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IMF Urges Malta to Closely Monitor Local Property-Exposed Banks

July 12 (Bloomberg) -- Malta must closely monitor its banks, which are exposed to the local property market, and also needs to watch liquidity risks for financial companies abroad that do business there, the International Monetary Fund said.

The euro-area member has shown “remarkable resilience” during the European fiscal crisis, the Washington-based fund said today in a report. The island nation in the Mediterranean Sea has maintained one of the best growth rates and lowest unemployment rates in the euro area, expanding at 0.8 percent in 2012 as unemployment stood at 6.3 percent.

Risks from Malta’s large international banks “appear contained because of limited balance-sheet exposures to the domestic economy,” the IMF said in the report.

Still, “economic growth slowed in 2012 and remains below potential, reflecting a weak external environment and subdued domestic demand,” according to the report, part of an annual review. Fund directors recommended that Malta make “stronger efforts to monitor developments in all banks, given the size of the banking sector relative to GDP.”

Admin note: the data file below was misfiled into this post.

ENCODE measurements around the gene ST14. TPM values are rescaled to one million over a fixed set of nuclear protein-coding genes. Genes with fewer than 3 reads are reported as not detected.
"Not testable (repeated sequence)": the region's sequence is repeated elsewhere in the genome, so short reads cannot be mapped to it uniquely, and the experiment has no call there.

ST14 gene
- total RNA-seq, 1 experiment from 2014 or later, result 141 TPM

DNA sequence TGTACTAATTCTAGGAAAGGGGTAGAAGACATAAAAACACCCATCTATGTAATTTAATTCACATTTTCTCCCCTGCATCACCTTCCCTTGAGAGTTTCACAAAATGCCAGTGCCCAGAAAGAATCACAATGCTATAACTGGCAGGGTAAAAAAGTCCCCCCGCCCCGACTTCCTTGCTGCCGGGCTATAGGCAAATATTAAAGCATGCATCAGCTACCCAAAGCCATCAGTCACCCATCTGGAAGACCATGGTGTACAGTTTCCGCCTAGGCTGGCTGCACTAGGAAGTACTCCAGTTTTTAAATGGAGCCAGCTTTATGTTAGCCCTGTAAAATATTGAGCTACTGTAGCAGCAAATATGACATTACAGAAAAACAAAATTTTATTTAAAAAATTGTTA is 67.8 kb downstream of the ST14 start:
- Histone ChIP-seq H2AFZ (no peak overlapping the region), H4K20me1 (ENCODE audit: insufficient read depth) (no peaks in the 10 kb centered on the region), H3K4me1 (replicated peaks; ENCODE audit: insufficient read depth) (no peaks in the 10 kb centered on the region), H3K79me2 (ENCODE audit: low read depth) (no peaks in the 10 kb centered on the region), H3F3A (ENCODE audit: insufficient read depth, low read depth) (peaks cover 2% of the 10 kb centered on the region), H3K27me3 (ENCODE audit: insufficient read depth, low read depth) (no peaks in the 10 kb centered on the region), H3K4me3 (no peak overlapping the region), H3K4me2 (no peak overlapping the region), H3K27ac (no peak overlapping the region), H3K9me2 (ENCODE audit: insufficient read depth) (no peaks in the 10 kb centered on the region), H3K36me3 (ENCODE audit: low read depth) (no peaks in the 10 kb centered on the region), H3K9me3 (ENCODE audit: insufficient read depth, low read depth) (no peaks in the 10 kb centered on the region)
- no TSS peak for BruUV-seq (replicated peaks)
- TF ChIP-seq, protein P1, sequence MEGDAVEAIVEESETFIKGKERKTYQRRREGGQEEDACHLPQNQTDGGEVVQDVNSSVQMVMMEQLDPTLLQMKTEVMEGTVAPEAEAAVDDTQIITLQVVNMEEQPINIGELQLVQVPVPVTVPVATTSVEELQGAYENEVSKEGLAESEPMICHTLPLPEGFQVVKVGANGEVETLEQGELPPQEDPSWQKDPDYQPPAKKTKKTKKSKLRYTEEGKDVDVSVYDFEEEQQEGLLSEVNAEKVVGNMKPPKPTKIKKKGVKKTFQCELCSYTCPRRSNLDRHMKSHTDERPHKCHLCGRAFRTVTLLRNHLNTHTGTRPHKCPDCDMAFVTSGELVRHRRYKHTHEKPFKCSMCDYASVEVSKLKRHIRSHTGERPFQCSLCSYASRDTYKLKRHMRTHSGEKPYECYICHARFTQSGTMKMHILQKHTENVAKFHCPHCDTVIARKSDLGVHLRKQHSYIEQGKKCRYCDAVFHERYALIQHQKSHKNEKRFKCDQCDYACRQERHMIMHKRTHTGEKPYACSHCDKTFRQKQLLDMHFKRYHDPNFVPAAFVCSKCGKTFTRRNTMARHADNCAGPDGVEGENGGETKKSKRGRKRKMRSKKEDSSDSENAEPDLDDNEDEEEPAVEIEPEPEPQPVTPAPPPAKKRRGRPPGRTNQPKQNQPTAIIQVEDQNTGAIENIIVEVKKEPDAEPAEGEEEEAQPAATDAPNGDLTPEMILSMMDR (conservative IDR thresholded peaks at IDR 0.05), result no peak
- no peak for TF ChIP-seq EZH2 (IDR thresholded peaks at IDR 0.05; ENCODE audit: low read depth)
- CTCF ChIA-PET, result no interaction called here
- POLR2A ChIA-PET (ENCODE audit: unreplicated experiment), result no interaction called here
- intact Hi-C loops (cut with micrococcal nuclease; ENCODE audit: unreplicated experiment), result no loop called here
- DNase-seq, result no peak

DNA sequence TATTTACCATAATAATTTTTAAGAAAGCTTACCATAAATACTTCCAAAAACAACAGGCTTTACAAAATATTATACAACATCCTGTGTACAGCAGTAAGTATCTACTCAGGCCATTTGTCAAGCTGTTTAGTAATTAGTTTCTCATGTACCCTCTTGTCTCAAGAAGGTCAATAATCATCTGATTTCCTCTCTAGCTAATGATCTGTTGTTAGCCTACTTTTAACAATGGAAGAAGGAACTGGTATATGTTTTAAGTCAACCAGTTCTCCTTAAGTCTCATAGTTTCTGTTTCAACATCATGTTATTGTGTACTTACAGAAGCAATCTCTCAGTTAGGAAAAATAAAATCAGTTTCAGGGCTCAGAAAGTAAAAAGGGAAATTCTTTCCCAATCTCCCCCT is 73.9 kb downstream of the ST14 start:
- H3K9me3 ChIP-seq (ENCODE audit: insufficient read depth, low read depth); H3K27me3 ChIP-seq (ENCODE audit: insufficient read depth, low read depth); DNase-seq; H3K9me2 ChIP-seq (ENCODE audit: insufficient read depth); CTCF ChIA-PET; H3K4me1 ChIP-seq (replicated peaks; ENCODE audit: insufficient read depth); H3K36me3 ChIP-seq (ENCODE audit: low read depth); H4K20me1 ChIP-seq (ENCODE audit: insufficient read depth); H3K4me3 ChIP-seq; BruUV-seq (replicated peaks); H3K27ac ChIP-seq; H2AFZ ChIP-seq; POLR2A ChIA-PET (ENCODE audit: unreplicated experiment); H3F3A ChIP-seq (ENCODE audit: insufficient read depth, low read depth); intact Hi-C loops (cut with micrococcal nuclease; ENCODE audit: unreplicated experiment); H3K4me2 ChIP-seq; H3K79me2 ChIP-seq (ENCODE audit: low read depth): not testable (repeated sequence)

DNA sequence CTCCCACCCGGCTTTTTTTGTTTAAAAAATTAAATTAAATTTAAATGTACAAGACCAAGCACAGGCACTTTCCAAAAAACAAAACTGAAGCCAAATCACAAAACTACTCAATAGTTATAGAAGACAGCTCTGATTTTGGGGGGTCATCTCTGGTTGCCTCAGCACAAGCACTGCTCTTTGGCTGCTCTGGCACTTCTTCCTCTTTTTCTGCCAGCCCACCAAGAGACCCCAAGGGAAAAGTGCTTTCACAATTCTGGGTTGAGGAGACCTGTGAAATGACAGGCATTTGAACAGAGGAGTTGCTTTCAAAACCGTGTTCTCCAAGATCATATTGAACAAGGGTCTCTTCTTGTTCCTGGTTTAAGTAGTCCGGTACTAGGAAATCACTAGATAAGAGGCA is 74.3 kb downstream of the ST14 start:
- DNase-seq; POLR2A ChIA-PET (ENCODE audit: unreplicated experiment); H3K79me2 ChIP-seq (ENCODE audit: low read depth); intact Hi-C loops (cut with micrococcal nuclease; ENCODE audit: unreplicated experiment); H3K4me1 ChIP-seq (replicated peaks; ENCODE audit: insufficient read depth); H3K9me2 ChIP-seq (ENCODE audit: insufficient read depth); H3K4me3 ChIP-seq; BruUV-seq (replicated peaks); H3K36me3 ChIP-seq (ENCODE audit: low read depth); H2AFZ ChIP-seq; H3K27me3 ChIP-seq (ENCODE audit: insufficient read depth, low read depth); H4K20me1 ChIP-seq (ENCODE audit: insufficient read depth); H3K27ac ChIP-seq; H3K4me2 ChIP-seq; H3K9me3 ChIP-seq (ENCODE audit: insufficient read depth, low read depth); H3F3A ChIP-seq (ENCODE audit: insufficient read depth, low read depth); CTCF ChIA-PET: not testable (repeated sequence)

While banks have performed satisfactorily despite turbulence in the euro area, and all banks report adequate capitalization, liquidity and profitability, banks are “heavily exposed” to the local property market and loan loss provisions are low, the fund said.

“Recent events in Europe have heightened perceptions about risks of hosting a large banking segment in a small country,” the fund said. A group including the European Central Bank and IMF in March agreed to a deal to pull Cyprus back from the brink of crisis, after banks heavily exposed to problems in Greece suffered huge losses.

The IMF projects that Malta’s real gross domestic product will climb 1.3 percent this year and 1.8 percent next. Growing domestic demand will drive the increase, the fund estimates.

Malta joined the European Union in 2004 and has been a member of the euro-zone currency bloc since 2008. The nation’s economy is 22 percent trade and communication, 18 percent industry and construction, and 44 percent other services, the IMF said.

To contact the reporters on this story: Jeanna Smialek in Washington at; Rebecca Christie in Brussels at

To contact the editor responsible for this story: Chris Wellisz at

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